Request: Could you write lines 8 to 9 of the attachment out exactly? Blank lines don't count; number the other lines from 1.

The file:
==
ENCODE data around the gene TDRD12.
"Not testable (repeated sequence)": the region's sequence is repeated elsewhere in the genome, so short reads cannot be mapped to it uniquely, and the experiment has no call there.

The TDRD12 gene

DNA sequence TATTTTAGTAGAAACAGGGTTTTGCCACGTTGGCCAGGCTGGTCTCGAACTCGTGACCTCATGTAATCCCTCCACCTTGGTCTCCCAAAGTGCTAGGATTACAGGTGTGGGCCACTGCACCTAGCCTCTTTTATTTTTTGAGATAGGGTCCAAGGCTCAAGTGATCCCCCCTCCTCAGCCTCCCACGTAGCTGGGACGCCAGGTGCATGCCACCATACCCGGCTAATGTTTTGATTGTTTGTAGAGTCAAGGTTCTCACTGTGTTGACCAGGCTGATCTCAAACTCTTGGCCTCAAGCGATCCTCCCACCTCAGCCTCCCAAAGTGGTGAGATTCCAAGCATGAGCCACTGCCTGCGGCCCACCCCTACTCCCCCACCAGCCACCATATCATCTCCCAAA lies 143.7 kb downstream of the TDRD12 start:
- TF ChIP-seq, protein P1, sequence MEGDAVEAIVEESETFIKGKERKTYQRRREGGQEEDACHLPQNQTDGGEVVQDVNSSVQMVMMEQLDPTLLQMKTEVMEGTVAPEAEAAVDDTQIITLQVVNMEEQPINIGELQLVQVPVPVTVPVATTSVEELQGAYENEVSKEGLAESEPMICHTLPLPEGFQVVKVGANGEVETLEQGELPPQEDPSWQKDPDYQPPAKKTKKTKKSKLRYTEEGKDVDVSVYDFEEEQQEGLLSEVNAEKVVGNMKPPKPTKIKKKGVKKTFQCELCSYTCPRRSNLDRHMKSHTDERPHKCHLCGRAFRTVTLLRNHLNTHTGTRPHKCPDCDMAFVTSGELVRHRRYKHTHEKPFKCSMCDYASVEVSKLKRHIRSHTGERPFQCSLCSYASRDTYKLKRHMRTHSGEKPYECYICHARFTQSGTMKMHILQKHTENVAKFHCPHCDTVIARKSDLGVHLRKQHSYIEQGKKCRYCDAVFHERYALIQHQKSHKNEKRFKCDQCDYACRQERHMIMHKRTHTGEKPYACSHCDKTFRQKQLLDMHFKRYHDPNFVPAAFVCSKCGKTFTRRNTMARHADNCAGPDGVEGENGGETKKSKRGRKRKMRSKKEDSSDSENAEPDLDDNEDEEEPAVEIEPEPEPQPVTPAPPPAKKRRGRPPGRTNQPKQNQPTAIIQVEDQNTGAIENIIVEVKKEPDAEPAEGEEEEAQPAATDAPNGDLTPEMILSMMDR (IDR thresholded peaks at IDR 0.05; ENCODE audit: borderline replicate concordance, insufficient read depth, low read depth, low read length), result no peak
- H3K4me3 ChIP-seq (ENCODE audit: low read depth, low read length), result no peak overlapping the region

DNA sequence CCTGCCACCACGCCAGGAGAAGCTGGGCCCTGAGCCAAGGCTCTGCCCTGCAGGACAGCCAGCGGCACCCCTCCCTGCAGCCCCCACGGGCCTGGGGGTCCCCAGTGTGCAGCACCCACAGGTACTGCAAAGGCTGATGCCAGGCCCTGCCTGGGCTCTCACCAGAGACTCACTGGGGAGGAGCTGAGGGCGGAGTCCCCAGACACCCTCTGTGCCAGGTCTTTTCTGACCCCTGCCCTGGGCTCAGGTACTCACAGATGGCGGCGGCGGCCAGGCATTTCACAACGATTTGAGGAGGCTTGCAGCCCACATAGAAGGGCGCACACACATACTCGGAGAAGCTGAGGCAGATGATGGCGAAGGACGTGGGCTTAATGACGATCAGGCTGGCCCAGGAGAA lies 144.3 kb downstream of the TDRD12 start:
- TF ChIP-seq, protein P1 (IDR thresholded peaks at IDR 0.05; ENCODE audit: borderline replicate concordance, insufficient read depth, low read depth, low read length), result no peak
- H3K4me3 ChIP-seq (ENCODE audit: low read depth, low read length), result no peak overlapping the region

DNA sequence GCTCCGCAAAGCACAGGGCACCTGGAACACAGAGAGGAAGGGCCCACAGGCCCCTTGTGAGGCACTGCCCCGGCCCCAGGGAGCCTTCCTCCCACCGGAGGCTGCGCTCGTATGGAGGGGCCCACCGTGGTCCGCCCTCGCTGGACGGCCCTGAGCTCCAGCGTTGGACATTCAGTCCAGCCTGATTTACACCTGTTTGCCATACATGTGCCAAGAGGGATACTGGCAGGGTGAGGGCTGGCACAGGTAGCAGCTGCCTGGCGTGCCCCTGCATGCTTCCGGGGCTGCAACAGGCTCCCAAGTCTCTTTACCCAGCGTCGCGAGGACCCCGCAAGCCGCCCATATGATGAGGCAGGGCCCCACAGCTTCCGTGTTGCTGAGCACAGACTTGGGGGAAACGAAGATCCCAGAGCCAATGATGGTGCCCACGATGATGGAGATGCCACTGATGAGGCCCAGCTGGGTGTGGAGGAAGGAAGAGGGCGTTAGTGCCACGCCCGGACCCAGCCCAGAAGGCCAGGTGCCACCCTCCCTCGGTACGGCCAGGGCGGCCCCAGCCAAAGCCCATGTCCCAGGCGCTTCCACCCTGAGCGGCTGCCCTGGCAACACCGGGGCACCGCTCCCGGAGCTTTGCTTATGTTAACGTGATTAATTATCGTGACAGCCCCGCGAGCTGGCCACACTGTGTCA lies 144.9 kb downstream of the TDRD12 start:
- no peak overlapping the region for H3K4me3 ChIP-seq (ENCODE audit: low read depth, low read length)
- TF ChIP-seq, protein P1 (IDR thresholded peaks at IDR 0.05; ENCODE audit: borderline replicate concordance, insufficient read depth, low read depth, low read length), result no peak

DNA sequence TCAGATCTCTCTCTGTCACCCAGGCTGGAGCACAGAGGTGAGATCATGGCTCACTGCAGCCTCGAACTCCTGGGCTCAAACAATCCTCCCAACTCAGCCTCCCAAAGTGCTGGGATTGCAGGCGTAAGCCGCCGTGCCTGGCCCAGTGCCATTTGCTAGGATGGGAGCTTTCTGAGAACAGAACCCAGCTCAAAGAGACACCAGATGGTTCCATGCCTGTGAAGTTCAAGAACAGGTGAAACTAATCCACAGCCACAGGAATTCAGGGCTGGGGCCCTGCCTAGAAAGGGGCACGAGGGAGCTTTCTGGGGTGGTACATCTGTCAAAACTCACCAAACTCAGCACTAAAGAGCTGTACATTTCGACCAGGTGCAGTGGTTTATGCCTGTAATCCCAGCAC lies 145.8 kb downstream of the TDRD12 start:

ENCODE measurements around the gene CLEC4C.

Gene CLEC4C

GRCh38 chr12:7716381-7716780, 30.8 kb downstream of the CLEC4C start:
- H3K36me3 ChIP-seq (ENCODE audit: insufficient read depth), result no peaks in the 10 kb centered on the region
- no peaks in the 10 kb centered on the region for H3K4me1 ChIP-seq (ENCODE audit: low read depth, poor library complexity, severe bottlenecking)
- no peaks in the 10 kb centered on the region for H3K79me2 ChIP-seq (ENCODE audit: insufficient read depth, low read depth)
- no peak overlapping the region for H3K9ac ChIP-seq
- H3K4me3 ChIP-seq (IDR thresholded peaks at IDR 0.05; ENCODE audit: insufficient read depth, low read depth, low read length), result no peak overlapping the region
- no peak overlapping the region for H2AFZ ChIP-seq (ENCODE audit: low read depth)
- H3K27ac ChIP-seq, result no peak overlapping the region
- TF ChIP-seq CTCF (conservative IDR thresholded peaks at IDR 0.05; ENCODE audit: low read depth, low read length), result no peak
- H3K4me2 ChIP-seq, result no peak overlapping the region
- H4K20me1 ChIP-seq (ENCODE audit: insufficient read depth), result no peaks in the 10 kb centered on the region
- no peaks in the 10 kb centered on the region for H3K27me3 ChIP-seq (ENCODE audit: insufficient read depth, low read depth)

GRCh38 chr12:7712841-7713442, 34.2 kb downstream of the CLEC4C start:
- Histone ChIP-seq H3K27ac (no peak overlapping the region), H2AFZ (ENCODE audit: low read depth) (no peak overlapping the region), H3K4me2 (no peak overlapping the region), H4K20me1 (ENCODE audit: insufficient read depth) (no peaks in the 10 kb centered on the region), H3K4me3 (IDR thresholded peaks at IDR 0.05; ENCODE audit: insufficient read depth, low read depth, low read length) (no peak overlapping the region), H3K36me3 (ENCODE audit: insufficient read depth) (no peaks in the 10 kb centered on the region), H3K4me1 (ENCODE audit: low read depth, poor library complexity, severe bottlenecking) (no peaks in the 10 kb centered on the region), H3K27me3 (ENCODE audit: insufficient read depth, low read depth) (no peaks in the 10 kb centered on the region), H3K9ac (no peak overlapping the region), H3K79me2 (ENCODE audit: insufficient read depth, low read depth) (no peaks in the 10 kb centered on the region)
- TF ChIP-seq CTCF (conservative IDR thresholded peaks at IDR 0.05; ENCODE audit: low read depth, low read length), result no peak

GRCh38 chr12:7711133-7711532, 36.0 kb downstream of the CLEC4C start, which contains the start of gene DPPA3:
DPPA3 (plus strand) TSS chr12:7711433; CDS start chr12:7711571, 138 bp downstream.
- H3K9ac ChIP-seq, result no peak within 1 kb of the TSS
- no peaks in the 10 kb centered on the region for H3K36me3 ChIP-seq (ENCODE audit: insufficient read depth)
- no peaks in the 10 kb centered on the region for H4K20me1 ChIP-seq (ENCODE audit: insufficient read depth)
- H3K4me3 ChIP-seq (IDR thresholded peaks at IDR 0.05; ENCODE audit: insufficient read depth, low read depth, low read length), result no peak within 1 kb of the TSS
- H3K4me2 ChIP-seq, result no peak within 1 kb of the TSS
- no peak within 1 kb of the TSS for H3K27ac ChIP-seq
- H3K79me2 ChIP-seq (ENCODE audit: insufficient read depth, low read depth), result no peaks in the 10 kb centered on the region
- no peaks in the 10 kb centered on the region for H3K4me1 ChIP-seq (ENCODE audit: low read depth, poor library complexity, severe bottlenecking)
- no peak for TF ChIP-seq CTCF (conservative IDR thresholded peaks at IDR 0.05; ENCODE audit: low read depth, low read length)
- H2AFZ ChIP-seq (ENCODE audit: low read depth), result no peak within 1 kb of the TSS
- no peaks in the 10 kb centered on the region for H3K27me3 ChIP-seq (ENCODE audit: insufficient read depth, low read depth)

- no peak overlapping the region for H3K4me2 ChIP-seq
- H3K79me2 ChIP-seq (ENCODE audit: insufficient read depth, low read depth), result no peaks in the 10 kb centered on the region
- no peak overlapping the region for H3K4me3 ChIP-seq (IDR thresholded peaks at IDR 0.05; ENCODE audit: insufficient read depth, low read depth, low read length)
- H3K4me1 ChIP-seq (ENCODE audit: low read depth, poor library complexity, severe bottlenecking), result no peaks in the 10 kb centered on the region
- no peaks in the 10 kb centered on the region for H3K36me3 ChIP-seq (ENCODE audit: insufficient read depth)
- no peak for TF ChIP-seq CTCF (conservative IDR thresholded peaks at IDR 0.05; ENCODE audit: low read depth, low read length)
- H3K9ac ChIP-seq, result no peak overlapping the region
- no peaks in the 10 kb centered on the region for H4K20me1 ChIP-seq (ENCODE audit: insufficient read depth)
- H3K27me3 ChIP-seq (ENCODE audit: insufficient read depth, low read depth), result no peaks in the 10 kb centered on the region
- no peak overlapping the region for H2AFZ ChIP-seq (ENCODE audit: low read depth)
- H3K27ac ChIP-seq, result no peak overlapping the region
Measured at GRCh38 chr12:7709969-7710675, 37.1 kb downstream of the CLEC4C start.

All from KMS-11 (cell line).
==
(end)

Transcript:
- TF ChIP-seq, protein P1 (IDR thresholded peaks at IDR 0.05; ENCODE audit: borderline replicate concordance, insufficient read depth, low read depth, low read length), result no peak
- H3K4me3 ChIP-seq (ENCODE audit: low read depth, low read length), result no peak overlapping the region